A new GAO (Government Accountability Office) report into the U.S. Coast Guard’s Offshore Patrol Cutter (OPC) program is critical of several aspects of the acquisition strategy and makes eight recommendations that, it says, could reduce risk.
The Coast Guard plans to spend over $12 billion over a period of 20 years to acquire a fleet of 25 OPCs to replace its aging fleet of Medium Endurance Cutters (MECs), which are either approaching or have exceeded their design service lives.
The GAO notes that the Coast Guard selected Eastern Shipbuilding Group (ESG) as OPC’s shipbuilder, exercising ESG’s contract option for detail design in September 2016 and the option for construction of the first OPC in September 2018. In October 2018, as ESG was about to begin construction on the first OPC, Hurricane Michael devastated the shipyard and the surrounding area in Panama City, Fla.
Subsequently, DHS granted ESG up to $659 million in cost relief to ESG for production of up to the first four OPCs and directed the Coast Guard to recompete the requirement for the remaining 21 cutters as expeditiously as possible.
The GAO says that Coast Guard accepted significant risk with the design, schedule, and cost—both before and after the hurricane—to get the cutters built quickly. But, it says “the cutter’s design is unstable, its schedule optimistic, and its cost estimate incomplete—making it likely that building it will take longer and cost more.”
Unstable Design. The Coast Guard authorized the start of construction for the first two OPCs despite not having a stable design, which, says GAO, is inconsistent with shipbuilding best practices. Proceeding towards OPC 3 construction before stabilizing the design—including maturing the design drawings of major ship systems—increases the risk of construction rework if changes are needed. This could further delay schedules and increase costs.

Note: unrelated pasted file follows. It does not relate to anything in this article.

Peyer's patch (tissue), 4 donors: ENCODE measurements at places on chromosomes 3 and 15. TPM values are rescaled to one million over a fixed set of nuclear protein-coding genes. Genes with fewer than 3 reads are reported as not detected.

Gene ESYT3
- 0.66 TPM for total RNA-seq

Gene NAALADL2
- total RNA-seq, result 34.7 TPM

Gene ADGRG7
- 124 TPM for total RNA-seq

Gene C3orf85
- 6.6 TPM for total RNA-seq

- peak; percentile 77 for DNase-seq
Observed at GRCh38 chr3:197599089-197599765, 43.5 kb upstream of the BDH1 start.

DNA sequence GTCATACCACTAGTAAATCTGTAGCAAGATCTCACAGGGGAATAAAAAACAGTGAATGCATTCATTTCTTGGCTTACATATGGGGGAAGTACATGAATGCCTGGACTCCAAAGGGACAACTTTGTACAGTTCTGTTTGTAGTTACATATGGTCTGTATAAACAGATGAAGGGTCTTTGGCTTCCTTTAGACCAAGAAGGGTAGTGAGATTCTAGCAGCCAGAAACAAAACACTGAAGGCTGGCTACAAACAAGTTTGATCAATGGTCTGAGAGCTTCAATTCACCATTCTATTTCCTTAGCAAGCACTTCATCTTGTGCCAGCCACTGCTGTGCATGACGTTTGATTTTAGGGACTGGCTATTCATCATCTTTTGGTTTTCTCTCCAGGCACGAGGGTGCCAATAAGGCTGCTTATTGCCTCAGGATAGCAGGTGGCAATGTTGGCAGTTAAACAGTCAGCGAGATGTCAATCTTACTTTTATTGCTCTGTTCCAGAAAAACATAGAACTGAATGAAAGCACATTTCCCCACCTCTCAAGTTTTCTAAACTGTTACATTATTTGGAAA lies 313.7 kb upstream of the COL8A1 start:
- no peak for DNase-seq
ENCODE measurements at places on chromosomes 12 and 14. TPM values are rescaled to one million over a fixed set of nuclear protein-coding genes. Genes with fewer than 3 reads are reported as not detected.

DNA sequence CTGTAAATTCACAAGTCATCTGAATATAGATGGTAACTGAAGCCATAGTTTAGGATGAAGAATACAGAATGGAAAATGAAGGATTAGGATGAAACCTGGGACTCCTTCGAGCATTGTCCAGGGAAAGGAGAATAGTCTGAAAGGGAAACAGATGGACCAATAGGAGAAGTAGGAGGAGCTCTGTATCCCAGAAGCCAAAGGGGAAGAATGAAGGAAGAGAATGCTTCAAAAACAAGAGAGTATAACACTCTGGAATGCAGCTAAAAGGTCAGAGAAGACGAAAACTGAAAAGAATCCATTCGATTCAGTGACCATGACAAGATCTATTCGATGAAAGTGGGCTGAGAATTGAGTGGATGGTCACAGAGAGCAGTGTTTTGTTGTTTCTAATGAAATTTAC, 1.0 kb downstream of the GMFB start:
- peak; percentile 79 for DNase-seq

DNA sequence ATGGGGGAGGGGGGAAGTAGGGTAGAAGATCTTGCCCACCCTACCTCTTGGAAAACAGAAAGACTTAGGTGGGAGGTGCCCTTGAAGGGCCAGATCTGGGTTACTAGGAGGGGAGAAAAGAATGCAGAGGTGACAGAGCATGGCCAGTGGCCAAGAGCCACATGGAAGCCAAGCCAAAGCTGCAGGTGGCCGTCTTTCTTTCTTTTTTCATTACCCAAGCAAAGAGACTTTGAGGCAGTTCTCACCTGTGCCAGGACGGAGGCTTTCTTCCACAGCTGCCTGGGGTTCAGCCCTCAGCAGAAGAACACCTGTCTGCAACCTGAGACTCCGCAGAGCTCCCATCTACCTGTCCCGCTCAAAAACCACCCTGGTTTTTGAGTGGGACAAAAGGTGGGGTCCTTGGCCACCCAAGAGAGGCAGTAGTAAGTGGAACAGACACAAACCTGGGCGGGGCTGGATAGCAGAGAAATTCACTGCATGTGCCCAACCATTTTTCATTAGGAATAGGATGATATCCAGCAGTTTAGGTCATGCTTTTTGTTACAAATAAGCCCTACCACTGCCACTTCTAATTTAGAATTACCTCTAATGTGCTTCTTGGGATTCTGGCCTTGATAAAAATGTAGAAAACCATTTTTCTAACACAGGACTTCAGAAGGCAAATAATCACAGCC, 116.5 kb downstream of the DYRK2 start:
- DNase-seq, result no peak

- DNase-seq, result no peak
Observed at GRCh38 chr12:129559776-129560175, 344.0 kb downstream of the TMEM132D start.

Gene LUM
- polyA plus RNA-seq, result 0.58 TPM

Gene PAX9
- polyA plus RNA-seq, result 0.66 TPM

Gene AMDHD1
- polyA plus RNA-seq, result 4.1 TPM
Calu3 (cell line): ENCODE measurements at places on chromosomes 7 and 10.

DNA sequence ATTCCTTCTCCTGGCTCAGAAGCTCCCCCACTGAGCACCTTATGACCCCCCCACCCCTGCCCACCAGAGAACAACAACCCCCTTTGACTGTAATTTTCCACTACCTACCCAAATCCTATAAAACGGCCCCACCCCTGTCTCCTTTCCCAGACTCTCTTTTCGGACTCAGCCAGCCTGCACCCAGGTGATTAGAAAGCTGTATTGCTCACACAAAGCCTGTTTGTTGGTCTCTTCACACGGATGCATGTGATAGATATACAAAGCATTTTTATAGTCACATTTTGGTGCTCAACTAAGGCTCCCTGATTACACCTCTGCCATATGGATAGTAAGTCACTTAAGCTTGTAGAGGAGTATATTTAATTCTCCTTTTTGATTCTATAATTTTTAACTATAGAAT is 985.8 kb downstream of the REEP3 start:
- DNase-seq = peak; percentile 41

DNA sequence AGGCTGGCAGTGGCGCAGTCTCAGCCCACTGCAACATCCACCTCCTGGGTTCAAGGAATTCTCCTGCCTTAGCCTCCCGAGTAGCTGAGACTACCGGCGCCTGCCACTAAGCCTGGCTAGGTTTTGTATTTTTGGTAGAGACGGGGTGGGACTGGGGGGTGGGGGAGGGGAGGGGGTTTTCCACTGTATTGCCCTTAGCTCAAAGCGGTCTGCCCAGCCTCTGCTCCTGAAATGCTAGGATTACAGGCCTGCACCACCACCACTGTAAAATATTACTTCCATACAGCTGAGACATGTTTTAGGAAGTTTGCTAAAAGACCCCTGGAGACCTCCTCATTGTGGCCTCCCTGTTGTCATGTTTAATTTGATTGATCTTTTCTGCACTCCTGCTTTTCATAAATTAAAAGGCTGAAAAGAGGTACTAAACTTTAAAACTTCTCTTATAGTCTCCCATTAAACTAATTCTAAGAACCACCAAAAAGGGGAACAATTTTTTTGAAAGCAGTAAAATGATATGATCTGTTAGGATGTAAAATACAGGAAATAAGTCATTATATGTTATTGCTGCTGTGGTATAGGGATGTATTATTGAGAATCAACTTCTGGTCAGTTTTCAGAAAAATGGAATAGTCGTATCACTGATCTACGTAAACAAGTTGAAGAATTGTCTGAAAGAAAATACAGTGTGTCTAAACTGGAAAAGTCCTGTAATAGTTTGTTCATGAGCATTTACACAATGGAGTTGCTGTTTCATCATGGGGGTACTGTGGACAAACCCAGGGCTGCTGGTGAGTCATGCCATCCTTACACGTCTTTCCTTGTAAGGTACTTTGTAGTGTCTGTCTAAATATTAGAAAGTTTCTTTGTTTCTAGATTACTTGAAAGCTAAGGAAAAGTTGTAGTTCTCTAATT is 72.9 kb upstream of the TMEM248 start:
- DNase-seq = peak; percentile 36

Deficient and Optimistic Schedule. Prior to the construction award for OPC 1, the OPC program’s schedule has contained significant deficiencies that are contrary to what is called for in best practices for developing schedules that GAO identified. Further, the revised post-hurricane delivery dates for the first four OPCs are optimistic and do not fully incorporate schedule risks, increasing the likelihood that the OPCs will not be delivered when promised.
Incomplete Cost Estimate. The cost estimate used to inform the program’s new cost goals did not include key analyses called for in best practices for developing cost estimates GAO identified. These key analyses include varying assumptions to determine how sensitive the estimates are to various factors and quantifying the effects of potential risks. Omitting these analyses undermines the credibility of the estimated program costs, increasing the risk that decision makers do not have a complete picture of the full range of costs the program could incur.